The presence of normal sensory nerve action potentials in the face of small compound muscle action potentials suggests that critical illness myopathy is present,5,10,12- 14but small or absent sensory nerve action potentials,4- 6,9,12,15indicative of the neuropathy, do not exclude the latter diagnosis. Slowed nerve conduction or conduction blocks are not consistent with either critical illness neuropathy or myopathy. Small, brief, polyphasic motor unit potentials with a good interference pattern despite muscle weakness are an indication that a myopathic process is present.4,5,9- 11,13- 15These motor unit potential changes might also occur with delayed neuromuscular junction blockade from the use of nondepolarizing blocking agents and require routine 2-Hz nerve stimulation studies as part of the electrophysiological evaluation. Inexcitability of muscle to direct electrical stimulation has recently been suggested as an additional criterion.14Fibrillations on needle electromyography may be absent or plentiful, and creatine kinase levels are often normal, making these features of little value in differentiating the myopathy from the neuropathy. Muscle biopsy remains the ultimate diagnostic study.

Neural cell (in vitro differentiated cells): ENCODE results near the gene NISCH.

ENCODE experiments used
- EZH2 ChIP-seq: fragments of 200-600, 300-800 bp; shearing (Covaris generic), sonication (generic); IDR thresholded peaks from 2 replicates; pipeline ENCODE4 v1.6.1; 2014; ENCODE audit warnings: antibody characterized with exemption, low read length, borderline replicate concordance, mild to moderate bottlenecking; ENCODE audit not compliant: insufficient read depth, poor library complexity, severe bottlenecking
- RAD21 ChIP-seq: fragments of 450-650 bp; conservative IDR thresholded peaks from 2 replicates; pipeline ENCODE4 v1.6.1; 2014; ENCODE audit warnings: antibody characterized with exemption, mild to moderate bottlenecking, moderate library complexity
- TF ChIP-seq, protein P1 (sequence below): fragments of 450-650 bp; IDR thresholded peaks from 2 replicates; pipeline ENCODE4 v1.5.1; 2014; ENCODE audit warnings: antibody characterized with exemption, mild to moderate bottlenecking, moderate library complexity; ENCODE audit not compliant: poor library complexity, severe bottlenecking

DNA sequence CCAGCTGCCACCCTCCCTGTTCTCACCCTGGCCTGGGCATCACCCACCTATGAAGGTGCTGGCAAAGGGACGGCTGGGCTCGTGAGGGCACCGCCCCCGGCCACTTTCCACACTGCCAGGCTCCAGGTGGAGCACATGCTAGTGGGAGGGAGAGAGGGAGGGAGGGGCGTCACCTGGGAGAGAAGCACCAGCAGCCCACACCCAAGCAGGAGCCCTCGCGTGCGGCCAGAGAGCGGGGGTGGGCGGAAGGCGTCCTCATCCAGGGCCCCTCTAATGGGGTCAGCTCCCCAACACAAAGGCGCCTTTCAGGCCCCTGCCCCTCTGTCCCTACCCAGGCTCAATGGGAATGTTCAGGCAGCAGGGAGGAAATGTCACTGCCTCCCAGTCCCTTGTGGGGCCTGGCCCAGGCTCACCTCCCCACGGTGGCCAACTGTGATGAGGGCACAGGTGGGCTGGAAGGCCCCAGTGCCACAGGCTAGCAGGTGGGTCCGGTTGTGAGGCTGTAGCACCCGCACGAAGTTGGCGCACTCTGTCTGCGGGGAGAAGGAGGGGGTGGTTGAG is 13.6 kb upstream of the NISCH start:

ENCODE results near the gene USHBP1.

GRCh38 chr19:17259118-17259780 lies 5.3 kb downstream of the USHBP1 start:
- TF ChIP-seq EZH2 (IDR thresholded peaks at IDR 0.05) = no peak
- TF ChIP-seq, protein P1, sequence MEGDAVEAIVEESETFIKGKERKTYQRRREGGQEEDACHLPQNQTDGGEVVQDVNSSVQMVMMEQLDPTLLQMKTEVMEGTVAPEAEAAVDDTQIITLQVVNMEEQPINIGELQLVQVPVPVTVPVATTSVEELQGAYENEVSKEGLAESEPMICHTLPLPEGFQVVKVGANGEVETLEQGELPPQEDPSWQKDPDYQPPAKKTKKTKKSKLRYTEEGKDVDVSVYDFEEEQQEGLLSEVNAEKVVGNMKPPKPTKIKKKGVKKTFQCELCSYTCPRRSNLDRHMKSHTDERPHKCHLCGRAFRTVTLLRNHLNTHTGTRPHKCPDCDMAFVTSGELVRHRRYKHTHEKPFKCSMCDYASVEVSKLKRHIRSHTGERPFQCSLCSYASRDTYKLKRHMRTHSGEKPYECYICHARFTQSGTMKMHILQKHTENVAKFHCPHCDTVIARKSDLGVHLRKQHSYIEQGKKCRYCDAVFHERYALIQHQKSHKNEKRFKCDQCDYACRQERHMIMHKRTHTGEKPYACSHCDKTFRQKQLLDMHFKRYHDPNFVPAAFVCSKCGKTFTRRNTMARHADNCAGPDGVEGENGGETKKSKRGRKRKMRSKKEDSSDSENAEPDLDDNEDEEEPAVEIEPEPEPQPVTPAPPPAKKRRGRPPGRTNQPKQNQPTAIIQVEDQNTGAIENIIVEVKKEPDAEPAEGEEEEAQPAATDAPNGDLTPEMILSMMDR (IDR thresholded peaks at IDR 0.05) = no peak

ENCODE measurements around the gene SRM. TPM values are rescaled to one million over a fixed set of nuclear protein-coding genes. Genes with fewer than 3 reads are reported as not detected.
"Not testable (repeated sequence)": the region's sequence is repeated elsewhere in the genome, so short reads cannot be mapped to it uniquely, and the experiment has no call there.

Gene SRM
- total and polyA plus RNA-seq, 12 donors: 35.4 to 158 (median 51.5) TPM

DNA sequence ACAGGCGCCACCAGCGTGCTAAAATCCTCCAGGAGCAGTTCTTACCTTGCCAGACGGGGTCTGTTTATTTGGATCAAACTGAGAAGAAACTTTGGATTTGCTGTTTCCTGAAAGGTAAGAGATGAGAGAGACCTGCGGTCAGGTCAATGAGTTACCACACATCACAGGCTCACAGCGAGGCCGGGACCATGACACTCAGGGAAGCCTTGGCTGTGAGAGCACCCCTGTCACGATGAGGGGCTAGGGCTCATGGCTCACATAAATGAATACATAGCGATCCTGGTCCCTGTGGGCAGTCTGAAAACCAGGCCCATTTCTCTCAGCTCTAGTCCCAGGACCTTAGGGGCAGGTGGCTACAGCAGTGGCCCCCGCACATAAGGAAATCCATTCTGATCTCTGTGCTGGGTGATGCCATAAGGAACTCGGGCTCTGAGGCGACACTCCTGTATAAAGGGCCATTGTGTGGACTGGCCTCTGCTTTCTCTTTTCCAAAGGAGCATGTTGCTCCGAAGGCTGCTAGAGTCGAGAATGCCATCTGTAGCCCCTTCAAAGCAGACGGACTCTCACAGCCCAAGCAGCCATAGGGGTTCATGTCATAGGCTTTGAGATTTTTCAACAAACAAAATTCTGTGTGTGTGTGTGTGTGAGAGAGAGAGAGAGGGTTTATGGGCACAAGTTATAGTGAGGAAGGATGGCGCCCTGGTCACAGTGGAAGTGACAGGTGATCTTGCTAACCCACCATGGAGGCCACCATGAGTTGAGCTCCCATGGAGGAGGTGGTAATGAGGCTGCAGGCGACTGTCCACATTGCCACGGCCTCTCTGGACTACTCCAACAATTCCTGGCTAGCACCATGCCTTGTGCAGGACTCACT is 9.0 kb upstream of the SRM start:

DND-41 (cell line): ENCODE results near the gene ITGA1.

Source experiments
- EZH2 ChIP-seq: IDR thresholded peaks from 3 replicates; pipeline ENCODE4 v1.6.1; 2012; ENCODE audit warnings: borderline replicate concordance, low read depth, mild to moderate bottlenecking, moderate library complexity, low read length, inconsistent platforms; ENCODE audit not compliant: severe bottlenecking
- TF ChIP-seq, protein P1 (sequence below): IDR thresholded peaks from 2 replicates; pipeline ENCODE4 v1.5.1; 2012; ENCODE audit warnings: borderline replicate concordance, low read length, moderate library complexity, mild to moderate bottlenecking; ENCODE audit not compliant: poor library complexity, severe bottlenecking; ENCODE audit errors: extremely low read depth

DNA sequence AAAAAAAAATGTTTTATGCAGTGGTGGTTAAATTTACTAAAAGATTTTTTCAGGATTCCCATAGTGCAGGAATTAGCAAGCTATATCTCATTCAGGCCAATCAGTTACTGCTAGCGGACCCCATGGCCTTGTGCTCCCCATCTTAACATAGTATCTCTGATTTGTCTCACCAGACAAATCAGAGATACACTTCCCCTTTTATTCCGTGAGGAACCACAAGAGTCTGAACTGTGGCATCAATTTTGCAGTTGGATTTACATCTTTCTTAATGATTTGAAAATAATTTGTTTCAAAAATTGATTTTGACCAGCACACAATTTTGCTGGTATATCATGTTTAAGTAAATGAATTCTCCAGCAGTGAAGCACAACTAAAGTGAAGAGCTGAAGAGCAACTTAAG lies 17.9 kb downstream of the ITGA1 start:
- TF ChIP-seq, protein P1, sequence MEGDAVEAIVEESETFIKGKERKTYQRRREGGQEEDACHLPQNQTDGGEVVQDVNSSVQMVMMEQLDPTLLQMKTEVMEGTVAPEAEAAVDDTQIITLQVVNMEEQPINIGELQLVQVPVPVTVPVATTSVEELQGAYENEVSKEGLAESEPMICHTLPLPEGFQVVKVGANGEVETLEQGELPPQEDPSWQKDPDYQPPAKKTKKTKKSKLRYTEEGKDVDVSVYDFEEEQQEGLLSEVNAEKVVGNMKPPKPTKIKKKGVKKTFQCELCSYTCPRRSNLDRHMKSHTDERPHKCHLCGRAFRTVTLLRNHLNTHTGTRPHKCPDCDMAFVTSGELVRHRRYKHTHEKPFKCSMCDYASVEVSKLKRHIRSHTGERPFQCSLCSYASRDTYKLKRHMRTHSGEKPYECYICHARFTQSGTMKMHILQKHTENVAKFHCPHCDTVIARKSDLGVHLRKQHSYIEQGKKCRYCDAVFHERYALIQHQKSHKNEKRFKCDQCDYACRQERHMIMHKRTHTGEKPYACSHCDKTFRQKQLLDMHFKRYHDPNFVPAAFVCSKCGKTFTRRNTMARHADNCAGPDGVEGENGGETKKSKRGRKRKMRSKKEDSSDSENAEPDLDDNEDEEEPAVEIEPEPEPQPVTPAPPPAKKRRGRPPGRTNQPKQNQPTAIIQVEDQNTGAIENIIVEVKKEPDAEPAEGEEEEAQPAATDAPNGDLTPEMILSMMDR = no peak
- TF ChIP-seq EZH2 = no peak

The prognosis of critical illness myopathy depends on the severity of the underlying illness and age of the patient. Young patients with status asthmaticus may have complete recovery in 2 to 3 months.4,11
Critical illness neuropathy and critical illness myopathy, either singly or in combination, are a common complication of critical illnesses. Both disorders may lead to severe weakness and require mechanical ventilation. Multiorgan failure and sepsis predispose to the neuropathy, while a variety of serious problems (eg, pneumonia, severe asthma, and liver or lung transplantation) and the concomitant use of high-dose intravenous corticosteroids and nondepolarizing neuromuscular blocking agents predispose to the myopathy. Minimizing the use of corticosteroids and nondepolarizing neuromuscular blocking agents in the critical illness setting may prove helpful in preventing the occurrence of these disorders. The prognosis is directly related to the age of the patient and the seriousness of the underlying illness.
Accepted for publication May 1, 1998.
Corresponding author: Ludwig Gutmann, MD, Department of Neurology, Robert C. Byrd Health Sciences Center, Morgantown, WV 26506-9180.
Country-Specific Mortality and Growth Failure in Infancy and Yound Children and Association With Material Stature
Use interactive graphics and maps to view and sort country-specific infant and early dhildhood mortality and growth failure data and their association with maternal